Places in the World: Treasures from the Venable Collection
About the Cartographers and Mapmakers
Accurate cartography is a complex science and before the advent of satellite technology, it required considerable expertise in several branches of mathematics, to say nothing of surveying, astronomy, and (frequently) history. The names of early modern cartographers were therefore often included in the titles of the maps they produced, both as a way of claiming their work and as a selling point for the accuracy of the map. Many cartographers were also engravers and cut the plates for their maps themselves. As a result, many of the maps in the Venable collection can be linked with specific cartographers and engravers.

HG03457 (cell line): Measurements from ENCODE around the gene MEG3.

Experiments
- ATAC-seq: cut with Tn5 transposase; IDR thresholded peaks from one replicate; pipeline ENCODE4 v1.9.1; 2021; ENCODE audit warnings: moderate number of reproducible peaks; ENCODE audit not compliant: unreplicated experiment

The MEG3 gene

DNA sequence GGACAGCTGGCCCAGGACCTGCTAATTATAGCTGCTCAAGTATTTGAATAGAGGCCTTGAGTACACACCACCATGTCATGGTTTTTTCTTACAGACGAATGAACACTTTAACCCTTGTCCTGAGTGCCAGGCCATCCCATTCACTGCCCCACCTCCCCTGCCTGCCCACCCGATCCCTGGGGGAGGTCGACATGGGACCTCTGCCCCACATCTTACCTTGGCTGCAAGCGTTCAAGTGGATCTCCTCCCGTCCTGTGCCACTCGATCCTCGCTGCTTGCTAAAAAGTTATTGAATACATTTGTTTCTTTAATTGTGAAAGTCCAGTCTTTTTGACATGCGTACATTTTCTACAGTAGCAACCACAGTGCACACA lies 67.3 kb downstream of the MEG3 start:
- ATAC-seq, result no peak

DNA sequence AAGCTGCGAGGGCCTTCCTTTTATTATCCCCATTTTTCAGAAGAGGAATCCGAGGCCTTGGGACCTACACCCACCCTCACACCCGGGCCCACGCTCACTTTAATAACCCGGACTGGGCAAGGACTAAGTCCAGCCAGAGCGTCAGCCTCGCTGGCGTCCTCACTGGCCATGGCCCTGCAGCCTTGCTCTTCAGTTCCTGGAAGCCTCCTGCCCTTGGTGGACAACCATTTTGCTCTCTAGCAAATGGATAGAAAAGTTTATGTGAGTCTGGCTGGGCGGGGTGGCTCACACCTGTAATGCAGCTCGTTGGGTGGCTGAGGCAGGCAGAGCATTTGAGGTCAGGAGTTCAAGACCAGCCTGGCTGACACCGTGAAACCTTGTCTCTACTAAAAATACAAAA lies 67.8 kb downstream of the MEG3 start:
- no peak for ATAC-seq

This exhibit includes twenty maps produced by fifteen mapmakers from the sixteenth to the eighteenth centuries. All but two of the mapmakers are cartographers or engravers in their own right. Alvin J. Johnson and Samuel Augustus Mitchell were not trained in either cartography or engraving, but were instead founders of successful publishing companies that specialized in mapmaking. Their special skill lay in developing a system for producing maps on a large scale, marking the beginning of the industrialization of mapmaking.